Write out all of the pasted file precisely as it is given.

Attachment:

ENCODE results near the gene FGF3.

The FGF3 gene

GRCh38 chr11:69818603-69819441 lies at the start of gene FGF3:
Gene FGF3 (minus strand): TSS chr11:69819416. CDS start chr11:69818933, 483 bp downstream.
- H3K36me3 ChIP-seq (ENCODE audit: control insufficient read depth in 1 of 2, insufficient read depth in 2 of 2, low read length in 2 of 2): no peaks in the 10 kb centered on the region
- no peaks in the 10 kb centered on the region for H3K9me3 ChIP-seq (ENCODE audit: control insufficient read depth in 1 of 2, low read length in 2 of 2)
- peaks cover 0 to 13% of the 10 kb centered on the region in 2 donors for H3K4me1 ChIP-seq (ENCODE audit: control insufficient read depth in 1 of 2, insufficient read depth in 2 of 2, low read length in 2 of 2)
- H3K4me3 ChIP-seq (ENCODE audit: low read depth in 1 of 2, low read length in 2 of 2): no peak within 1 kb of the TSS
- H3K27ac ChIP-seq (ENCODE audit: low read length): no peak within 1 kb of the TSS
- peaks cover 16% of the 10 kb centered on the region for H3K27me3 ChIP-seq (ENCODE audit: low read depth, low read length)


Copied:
ENCODE results near the gene FGF3.

The FGF3 gene

GRCh38 chr11:69818603-69819441 lies at the start of gene FGF3:
Gene FGF3 (minus strand): TSS chr11:69819416. CDS start chr11:69818933, 483 bp downstream.
- H3K36me3 ChIP-seq (ENCODE audit: control insufficient read depth in 1 of 2, insufficient read depth in 2 of 2, low read length in 2 of 2): no peaks in the 10 kb centered on the region
- no peaks in the 10 kb centered on the region for H3K9me3 ChIP-seq (ENCODE audit: control insufficient read depth in 1 of 2, low read length in 2 of 2)
- peaks cover 0 to 13% of the 10 kb centered on the region in 2 donors for H3K4me1 ChIP-seq (ENCODE audit: control insufficient read depth in 1 of 2, insufficient read depth in 2 of 2, low read length in 2 of 2)
- H3K4me3 ChIP-seq (ENCODE audit: low read depth in 1 of 2, low read length in 2 of 2): no peak within 1 kb of the TSS
- H3K27ac ChIP-seq (ENCODE audit: low read length): no peak within 1 kb of the TSS
- peaks cover 16% of the 10 kb centered on the region for H3K27me3 ChIP-seq (ENCODE audit: low read depth, low read length)